Culture & Society

Celluloid ‘Cult’ure

Rohit Vats for BeyondHeadlines

Who does not remember the duo of Ernesto Che Guevara and Alberto Granado gliding down the valleys of South America on their beloved motorcycle!  From that moment onwards, one realizes the transformation of these two characters into the youth icons that they are deemed as today.

The pull of cinema has always over-awed all and sundry, but the extent of its influence over the young generation has always generated much curiosity and debate. Although films began with the aim of bringing about social change, over a period of time, a sub genre began shaping up around youth-oriented movies. Some of the reasons that could be attributed to this maybe the frustration with the status quo when a need is felt to bring up certain issues.  Movies like the above mentioned The Motorcycle Diaries (2004), Rebel without a cause (1955), The Graduate (1967), Dead Poets Society (1989) and many more can be counted amongst the “cult” movies that have represented the youth over the ages.

The Graduate (1967)

These movies majorly begin with a sense of identification of the protagonist with the youth. For example, the figures of Che Guevara and Alberto Granado, epitomized the gay, care-free youth, in the movie entitled The Motorcycle Diaries, before its plot takes a serious turn. By connecting with the viewer first, at a personal level, the film takes one to the problem that needs to be addressed, be it injustice, corruption or social inequality.

Further, films such as the “Rambo” series or even “Rocky” series work towards icon-building. By making icons out of ordinary characters, they not only connect with the viewer but also instill a sense of empowerment, which explains their stirring effect on the viewers.  The hero, then, becomes a tool or the driving force of the movie.

Such movies acquire a “cult” status with time. This cult then helps bring about mass movements in the society. For example, the movie entitled The Dreamers (2003) most effectively documents the French student movement of 1968 against the government of Charles de Gaulle. Outraged after the shutting down of the Cinematheque, students from across Paris participate in mass demonstrations all over the city to protest against the impeachment of their basic rights.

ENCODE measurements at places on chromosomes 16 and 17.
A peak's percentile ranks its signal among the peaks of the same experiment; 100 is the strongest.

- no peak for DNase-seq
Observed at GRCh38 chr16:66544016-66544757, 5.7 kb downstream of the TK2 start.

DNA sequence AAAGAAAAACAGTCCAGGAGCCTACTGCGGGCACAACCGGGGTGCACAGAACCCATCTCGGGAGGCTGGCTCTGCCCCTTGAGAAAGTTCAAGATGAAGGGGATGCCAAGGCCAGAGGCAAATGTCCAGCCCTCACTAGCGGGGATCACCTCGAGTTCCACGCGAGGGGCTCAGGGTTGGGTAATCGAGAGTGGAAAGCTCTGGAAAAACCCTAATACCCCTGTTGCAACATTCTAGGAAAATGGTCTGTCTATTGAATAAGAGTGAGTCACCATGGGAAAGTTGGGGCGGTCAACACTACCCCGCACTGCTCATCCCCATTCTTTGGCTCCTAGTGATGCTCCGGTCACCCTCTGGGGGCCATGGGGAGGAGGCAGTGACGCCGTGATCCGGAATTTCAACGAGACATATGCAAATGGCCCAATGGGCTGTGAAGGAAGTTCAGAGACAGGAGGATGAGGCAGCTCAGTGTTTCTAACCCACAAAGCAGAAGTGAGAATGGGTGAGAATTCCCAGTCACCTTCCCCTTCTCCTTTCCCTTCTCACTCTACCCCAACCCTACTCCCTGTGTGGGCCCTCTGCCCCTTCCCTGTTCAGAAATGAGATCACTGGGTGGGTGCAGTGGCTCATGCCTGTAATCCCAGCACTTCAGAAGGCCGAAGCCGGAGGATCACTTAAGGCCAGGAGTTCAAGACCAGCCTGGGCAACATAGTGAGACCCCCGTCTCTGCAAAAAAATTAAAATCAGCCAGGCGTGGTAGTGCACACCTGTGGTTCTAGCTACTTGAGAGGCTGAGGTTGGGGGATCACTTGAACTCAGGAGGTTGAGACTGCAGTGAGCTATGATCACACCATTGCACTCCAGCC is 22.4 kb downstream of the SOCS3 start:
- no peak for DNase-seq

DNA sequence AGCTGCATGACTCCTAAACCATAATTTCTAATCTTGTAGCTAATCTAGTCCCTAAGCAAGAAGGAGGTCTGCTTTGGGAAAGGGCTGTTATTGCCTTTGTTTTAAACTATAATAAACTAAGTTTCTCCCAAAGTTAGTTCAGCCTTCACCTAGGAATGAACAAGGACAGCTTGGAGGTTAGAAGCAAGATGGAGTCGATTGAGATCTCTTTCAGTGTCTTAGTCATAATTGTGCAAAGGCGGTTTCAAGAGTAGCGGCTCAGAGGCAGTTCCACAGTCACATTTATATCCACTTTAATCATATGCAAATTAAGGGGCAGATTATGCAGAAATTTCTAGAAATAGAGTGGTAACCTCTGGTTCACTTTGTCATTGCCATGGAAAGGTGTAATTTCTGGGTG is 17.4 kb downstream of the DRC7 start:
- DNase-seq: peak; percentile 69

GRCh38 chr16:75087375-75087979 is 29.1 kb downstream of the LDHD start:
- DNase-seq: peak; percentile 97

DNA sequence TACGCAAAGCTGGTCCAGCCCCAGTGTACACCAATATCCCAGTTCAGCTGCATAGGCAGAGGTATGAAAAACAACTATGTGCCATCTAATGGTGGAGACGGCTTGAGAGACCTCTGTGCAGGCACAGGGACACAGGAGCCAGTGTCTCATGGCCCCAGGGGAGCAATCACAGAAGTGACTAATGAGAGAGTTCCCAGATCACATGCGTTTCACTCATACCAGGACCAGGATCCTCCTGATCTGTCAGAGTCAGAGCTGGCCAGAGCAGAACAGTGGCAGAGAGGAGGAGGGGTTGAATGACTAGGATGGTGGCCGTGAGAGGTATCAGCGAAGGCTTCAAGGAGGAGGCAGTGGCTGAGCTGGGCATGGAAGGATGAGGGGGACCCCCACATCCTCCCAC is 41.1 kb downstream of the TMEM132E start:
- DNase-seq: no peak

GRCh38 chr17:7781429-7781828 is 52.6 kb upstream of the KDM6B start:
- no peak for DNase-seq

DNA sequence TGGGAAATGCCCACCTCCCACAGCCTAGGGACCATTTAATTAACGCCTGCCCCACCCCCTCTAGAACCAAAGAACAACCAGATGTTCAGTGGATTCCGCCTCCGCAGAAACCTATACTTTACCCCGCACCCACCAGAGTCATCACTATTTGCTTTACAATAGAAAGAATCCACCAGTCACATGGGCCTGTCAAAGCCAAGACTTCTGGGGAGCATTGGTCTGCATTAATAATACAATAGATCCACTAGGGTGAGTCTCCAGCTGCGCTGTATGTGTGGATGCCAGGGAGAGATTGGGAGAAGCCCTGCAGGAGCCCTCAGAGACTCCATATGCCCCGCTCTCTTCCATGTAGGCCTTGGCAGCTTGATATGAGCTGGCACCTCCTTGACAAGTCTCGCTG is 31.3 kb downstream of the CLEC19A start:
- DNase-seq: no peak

Set against this chaotic backdrop, the film touches many other issues that were breaking the old traditions of the society, whether we talk about the unconventional relationship that the three protagonists share or the constant talk about the inevitable social change, the sudden outbursts against institutions, family and even society in general.  The Dreamers by providing a backdrop of Paris in the late 1960s gives a setting of an arena going through a revolution amidst which the three characters grow.

When we talk about films documenting a social change brought about by youth, we cannot help but talk of The Times of Harvey Milk (1984). Like The Dreamers, this film too is set against a backdrop of social change but this time in the United States of the 1980. The film is about a young gay activist and his rise in politics until he gets assassinated.

The Times of Harvey Milk (1984)

The 1980s were the time when major economic and educational changes were taking place, there were efforts made by individuals to break away from orthodoxy and to accept new changes (one of them being sodomy). But as is true of all such revolutions, they never go unopposed and the assassination of Harvey Milk in the film brings forth exactly that.

On one hand such movies target the youth as a mass and bring about mass movements and on the other, some films address them individually. These films deal with the frustrations that one goes through on an individual level like Naked (2002) or even their Indian counterparts such as Maachis (1996), Lakshya (2004), Rang De Basanti (2006), and such, it deals with the individual’s personal conflict. It shows the journey of the character through various events and the change that comes about inevitably.